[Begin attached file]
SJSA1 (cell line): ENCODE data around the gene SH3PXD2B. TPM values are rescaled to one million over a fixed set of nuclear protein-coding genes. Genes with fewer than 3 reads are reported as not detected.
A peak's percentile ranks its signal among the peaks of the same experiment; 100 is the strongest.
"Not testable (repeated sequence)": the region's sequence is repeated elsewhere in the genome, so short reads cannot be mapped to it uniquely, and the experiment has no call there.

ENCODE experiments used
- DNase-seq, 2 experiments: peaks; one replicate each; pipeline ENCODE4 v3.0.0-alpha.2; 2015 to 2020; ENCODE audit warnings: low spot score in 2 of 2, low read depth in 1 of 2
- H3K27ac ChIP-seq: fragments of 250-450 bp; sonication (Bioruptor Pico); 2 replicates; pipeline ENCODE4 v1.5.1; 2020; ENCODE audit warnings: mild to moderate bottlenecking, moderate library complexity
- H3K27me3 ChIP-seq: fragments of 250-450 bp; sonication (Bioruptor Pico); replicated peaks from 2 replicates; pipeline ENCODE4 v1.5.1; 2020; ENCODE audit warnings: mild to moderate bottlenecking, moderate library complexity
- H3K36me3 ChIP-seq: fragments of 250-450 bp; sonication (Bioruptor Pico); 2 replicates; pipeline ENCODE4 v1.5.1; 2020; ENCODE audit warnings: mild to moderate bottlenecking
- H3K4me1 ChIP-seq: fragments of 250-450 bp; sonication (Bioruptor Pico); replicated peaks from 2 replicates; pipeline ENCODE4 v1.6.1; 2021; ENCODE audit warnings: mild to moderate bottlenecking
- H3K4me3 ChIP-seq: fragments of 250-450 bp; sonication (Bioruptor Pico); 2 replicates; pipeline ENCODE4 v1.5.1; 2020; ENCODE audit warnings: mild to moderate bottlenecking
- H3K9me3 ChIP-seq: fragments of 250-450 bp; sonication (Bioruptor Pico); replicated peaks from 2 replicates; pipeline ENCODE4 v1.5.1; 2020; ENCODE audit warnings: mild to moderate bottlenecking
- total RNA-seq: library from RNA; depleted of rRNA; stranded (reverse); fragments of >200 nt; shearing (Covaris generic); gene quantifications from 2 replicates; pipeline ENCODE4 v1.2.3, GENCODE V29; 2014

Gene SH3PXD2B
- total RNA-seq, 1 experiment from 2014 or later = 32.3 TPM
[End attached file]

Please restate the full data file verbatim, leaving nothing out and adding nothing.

SJSA1 (cell line): ENCODE data around the gene SH3PXD2B. TPM values are rescaled to one million over a fixed set of nuclear protein-coding genes. Genes with fewer than 3 reads are reported as not detected.
A peak's percentile ranks its signal among the peaks of the same experiment; 100 is the strongest.
"Not testable (repeated sequence)": the region's sequence is repeated elsewhere in the genome, so short reads cannot be mapped to it uniquely, and the experiment has no call there.

ENCODE experiments used
- DNase-seq, 2 experiments: peaks; one replicate each; pipeline ENCODE4 v3.0.0-alpha.2; 2015 to 2020; ENCODE audit warnings: low spot score in 2 of 2, low read depth in 1 of 2
- H3K27ac ChIP-seq: fragments of 250-450 bp; sonication (Bioruptor Pico); 2 replicates; pipeline ENCODE4 v1.5.1; 2020; ENCODE audit warnings: mild to moderate bottlenecking, moderate library complexity
- H3K27me3 ChIP-seq: fragments of 250-450 bp; sonication (Bioruptor Pico); replicated peaks from 2 replicates; pipeline ENCODE4 v1.5.1; 2020; ENCODE audit warnings: mild to moderate bottlenecking, moderate library complexity
- H3K36me3 ChIP-seq: fragments of 250-450 bp; sonication (Bioruptor Pico); 2 replicates; pipeline ENCODE4 v1.5.1; 2020; ENCODE audit warnings: mild to moderate bottlenecking
- H3K4me1 ChIP-seq: fragments of 250-450 bp; sonication (Bioruptor Pico); replicated peaks from 2 replicates; pipeline ENCODE4 v1.6.1; 2021; ENCODE audit warnings: mild to moderate bottlenecking
- H3K4me3 ChIP-seq: fragments of 250-450 bp; sonication (Bioruptor Pico); 2 replicates; pipeline ENCODE4 v1.5.1; 2020; ENCODE audit warnings: mild to moderate bottlenecking
- H3K9me3 ChIP-seq: fragments of 250-450 bp; sonication (Bioruptor Pico); replicated peaks from 2 replicates; pipeline ENCODE4 v1.5.1; 2020; ENCODE audit warnings: mild to moderate bottlenecking
- total RNA-seq: library from RNA; depleted of rRNA; stranded (reverse); fragments of >200 nt; shearing (Covaris generic); gene quantifications from 2 replicates; pipeline ENCODE4 v1.2.3, GENCODE V29; 2014

Gene SH3PXD2B
- total RNA-seq, 1 experiment from 2014 or later = 32.3 TPM